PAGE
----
A80 Members Pay Respects to Fallen Soldier
Thursday, June 21, 2012
When Atlanta TRACON (A80) member Jeff Wonser read in the local newspaper last week that a fallen soldier from the area was returning home on Saturday, June 16, through Atlanta Regional Airport – Falcon Field (FFC), he initiated a plan of action inside the facility that has become all too familiar, but no less solemn and important.
A80 sits on State Highway 74 in Peachtree City, Ga., just around the corner from FFC. When a fallen soldier arrives at FFC, the motorcade departing the airport passes right by the facility.
“Unfortunately, Peachtree City has had more than its share of fallen soldiers return through Falcon Field,” A80 Facility Representative Mike Ryan said. “I think I've worked four on the radar scope in the short time that I've been here.”
Wonser read in The Citizen that Army Pfc. Brandon D. Goodine, 20, of Luthersville, Ga., died in Maiwand, Afghanistan on June 7 in an explosion caused by an improvised explosive device. He was assigned to the 4th Squadron, 73rd Calvary Regiment, 4th Brigade Combat Team, 82nd Airborne Division in Fort Bragg, N.C.
Wonser made copies of the article on Friday night, June 15. When he arrived for work early on Saturday morning, he put one on the satellite position, one at the traffic management unit scope and one on the operation manager’s desk. He talked to the OM when he came in and called Atlanta Center (ZTL) to start working out direct flight paths, along with Washington Center (ZDC), for the fallen soldier’s aircraft.
“As it got closer and crossed the ZDC/ZTL line, I saw the route line turn from the normal routing to direct FFC,” Wonser said. “I was sitting on departure when he was entering my airspace. I allowed the controller working him to start his descent, slowed the climb of a couple of ATL (Hartsfield-Jackson Atlanta International Airport) departures and turned another so the soldier didn't have to deviate.”
What came next was a testament to the close-knit nature of the pilot-controller community.
“When I leveled an aircraft and turned one of them 20 degrees off his path, and added ‘vectors for fallen soldier,’ there was no complaint, no questions,” Wonser said. “Everyone involved, from the HI-side controllers at ZTL and ZDC to the satellite controller at A80, to the three or four flights that departed the busiest airport in the world had something to do with getting this fallen hero home as quickly as possible.”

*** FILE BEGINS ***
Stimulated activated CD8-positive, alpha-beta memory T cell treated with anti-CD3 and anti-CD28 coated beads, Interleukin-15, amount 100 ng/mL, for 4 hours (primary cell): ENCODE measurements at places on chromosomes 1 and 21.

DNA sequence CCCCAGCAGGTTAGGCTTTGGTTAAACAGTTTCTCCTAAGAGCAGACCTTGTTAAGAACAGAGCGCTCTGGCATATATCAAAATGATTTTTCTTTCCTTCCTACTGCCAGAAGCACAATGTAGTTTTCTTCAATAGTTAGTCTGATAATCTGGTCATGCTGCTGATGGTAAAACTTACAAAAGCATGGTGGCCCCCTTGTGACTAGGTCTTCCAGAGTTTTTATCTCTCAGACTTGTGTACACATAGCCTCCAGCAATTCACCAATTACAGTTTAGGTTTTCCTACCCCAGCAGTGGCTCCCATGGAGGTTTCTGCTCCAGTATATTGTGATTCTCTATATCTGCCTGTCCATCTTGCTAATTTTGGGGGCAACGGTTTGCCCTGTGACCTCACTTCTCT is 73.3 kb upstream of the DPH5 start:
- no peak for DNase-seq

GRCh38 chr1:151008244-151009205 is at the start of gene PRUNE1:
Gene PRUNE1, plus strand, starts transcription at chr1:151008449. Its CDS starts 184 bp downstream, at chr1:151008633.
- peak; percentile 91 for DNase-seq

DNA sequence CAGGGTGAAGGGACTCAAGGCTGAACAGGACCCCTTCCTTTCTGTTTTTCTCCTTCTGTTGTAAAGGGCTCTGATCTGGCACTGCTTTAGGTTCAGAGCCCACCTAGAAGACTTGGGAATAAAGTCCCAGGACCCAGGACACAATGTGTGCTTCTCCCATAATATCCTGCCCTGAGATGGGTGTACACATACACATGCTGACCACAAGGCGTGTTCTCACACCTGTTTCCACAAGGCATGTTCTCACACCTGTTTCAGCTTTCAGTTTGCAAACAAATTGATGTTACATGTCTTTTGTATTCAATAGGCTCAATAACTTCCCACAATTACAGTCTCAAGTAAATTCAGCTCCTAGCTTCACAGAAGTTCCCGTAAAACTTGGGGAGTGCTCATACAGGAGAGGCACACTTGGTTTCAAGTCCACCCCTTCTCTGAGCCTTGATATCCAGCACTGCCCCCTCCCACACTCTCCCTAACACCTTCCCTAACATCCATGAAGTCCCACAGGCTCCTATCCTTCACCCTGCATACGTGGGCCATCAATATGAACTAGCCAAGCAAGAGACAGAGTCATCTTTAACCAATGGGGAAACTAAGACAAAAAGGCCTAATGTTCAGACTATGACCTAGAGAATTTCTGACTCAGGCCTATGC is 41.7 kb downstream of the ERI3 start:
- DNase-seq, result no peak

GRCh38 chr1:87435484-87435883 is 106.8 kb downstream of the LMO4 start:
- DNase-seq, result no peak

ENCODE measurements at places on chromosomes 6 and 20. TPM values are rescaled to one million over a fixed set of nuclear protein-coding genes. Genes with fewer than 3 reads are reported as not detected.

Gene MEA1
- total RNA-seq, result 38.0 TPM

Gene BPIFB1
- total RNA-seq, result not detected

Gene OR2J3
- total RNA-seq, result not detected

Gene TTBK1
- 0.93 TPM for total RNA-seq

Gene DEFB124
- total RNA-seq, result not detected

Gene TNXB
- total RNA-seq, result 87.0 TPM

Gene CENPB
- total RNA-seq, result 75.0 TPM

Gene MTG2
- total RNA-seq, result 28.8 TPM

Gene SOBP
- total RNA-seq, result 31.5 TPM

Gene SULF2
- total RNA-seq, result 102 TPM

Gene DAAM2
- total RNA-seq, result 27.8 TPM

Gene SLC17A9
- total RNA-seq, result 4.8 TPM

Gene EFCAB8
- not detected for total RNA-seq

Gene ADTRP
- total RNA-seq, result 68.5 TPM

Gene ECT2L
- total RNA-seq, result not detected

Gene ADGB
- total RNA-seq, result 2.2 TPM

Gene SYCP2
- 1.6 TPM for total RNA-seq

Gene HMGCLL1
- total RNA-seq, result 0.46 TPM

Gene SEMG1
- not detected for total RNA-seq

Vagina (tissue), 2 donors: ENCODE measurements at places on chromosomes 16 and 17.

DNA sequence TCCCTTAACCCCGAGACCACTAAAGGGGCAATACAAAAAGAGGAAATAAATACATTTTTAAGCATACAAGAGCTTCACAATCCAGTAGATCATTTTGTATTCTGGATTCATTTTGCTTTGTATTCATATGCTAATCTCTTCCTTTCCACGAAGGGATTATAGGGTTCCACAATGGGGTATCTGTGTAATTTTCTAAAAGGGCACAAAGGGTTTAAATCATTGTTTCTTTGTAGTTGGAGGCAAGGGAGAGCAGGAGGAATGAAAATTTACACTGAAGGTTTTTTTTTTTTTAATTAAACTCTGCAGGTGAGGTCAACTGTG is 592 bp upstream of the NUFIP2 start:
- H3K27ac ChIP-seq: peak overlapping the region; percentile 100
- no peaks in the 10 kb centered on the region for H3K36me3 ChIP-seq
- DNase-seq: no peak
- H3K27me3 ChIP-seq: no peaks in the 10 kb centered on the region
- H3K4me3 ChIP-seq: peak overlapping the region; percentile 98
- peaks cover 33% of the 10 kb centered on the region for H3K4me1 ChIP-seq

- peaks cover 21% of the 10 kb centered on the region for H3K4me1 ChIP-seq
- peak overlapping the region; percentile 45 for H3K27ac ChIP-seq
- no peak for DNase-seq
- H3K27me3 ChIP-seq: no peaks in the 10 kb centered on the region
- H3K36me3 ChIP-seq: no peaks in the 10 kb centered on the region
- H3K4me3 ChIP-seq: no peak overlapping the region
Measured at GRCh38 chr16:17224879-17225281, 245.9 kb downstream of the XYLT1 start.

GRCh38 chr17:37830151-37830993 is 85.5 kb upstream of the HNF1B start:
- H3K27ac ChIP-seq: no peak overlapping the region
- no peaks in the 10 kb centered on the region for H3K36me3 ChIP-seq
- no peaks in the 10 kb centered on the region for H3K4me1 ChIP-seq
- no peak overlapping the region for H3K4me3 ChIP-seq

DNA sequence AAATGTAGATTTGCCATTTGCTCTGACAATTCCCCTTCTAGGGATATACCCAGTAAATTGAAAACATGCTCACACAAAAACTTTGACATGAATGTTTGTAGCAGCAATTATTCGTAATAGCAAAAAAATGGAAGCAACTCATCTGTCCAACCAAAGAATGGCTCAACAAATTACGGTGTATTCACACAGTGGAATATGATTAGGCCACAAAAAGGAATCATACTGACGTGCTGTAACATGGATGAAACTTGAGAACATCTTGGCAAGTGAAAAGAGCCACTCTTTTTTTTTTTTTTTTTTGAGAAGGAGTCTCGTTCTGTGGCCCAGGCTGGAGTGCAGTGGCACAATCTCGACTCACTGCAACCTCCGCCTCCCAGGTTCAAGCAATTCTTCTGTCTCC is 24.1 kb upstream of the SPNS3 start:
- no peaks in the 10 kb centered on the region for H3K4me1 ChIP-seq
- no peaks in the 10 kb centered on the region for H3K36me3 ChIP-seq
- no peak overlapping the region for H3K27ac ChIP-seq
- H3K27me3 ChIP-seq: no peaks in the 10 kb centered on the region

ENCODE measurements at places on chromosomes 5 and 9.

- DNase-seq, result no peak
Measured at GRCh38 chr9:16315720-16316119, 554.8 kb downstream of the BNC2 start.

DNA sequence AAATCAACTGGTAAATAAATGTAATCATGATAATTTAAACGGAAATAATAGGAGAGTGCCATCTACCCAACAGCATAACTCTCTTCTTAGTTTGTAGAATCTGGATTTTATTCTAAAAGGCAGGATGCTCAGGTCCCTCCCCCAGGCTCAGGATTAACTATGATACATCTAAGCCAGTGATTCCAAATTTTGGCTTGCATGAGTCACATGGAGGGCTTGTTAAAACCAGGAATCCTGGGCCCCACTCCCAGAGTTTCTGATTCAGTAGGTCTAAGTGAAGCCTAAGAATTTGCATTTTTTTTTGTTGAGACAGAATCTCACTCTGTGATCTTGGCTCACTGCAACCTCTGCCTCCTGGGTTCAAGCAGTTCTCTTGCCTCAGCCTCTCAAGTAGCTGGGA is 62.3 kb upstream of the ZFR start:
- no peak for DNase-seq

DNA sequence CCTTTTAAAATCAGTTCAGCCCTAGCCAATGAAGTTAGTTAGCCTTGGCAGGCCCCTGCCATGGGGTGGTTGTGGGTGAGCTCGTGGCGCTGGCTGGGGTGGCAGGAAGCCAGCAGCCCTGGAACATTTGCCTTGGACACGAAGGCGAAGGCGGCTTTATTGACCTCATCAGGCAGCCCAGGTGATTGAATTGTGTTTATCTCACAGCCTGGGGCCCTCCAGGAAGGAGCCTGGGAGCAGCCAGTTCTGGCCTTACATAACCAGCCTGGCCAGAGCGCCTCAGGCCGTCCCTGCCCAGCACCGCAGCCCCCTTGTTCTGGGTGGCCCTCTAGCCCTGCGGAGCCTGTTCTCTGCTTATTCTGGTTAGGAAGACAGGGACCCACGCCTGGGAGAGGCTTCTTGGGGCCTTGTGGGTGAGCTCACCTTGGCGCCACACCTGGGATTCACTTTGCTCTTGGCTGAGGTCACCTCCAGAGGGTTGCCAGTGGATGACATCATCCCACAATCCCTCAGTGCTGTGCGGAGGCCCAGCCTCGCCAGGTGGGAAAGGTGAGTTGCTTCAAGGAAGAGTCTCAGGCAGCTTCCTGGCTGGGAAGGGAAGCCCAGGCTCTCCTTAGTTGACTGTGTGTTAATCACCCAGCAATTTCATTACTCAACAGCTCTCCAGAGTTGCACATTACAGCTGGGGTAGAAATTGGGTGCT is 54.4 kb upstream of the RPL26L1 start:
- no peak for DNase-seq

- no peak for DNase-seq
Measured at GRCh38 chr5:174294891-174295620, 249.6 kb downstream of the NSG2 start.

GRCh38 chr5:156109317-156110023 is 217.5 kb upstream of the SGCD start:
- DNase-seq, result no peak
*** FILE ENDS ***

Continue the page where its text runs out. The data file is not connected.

For internal communication, it was direct "for a fallen soldier returning home,” and immediately after that, "approved.” No questions, just done.
Word had spread around the facility after the aircraft landed at FFC. Along with A80, there are several industrial plants on Highway 74 with large parking lots.
“Each time I’ve seen a soldier return,” Ryan said, “the parking lots are filled with cars and the highway is lined with hundreds of people paying their respects.”
The procession consists of 50-80 Patriot Guard (Motorcycle) Riders, several police cars and vehicles for the family and the soldier.
“The occasion is very solemn,” Ryan said. “Some folks cry, some salute, some hold flags and some just stand quietly out of respect. This continues for several miles down the highway. The only noise you hear is the sound of the bikes.”
Last Saturday, Wonser said, every NATCA member in the building, who was not on position, was outside the facility paying his or her respects to Pfc. Goodine.
“We had our hands over our hearts, standing on the shoulder of Highway 74 as the procession started,” he said. “We were silent on the walk back to the building.”
Added Ryan: “It is a privilege and an honor that we can do our small part in bringing these guys home to their final resting place. The fact that they land across the street from our building gives our members a unique perspective and opportunity to show our appreciation.”
To read more about Pfc. Goodine, please click here and here.